One of the easiest ways to plan for this scenario is to have a reasonable cash buffer to call on.

It avoids you realising losses and buys your investments time to recover their value, so that they’re in a better condition to draw from.

Decide how much of a buffer you need and leave it in a savings account. Protect your long-term investments.

 

(3) Block out the noise

Nothing has as much impact on the way we feel about our money (and the world) than the media.

You need only look at coverage of the pandemic to understand just how much fear sells and the impact this has on our emotions.

Reports of dramatic stock market falls are inevitably (and unfortunately) followed by swathes of lay-investors selling their investment funds and ISAs out of fear. Rationally, this is the worst time to sell but the fear of loss can be too powerful for many to manage.

World events are important – and it’s not all fake news – but don’t base your financial decisions solely on today’s headlines. Try to keep a long-term perspective.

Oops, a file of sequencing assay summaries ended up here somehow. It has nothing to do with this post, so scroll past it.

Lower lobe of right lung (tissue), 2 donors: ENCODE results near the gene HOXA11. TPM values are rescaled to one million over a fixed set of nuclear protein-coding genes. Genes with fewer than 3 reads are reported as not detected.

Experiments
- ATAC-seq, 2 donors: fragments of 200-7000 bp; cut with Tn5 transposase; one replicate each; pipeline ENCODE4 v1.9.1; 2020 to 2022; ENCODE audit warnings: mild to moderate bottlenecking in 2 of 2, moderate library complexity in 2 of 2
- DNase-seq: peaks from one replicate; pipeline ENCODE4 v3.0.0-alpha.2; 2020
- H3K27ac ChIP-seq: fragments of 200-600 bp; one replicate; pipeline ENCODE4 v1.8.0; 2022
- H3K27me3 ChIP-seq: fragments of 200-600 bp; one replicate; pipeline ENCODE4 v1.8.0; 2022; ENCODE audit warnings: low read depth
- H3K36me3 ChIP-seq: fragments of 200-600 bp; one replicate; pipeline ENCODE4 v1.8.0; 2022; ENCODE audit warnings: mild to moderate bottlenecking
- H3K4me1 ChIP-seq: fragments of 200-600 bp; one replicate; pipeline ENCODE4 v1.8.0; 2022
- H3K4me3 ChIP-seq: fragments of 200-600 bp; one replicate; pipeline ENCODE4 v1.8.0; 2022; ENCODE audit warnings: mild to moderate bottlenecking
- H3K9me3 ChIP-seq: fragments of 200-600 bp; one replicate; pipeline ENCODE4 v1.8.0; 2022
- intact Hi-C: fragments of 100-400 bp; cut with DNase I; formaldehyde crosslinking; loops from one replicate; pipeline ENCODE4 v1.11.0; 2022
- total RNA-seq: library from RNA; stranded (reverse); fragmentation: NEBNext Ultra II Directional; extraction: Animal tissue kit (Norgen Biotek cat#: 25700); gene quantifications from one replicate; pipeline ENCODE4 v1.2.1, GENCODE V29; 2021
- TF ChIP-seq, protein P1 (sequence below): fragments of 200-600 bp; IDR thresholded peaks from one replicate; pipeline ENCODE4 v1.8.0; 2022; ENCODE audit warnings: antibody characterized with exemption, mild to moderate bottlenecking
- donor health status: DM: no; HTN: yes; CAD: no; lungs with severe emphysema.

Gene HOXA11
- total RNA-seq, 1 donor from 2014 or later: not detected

(4) Make progress in other ways

If you have money invested in markets and conditions start to get rocky, it’s generally a good idea to sit tight and wait for things to improve (they always do).

But that doesn’t mean you can’t still make some decisions to help move your financial plan forward.

It can be as simple as making sure you continue to use valuable tax allowances like ISAs and pensions. It could also mean finding ways to reduce fund management charges on your investments (or perhaps even finding cheaper life or health insurance).

It’s natural to want to hide under the duvet when the going gets tough, but there’s always some positive action you can take.

Keep your mind open to options.

 

(5) Automate and consolidate

Making financial decisions can, for some people, be anxiety-inducing, time-consuming or even just plain inconvenient.

One way to help solve this problem is to automate your finances in some way.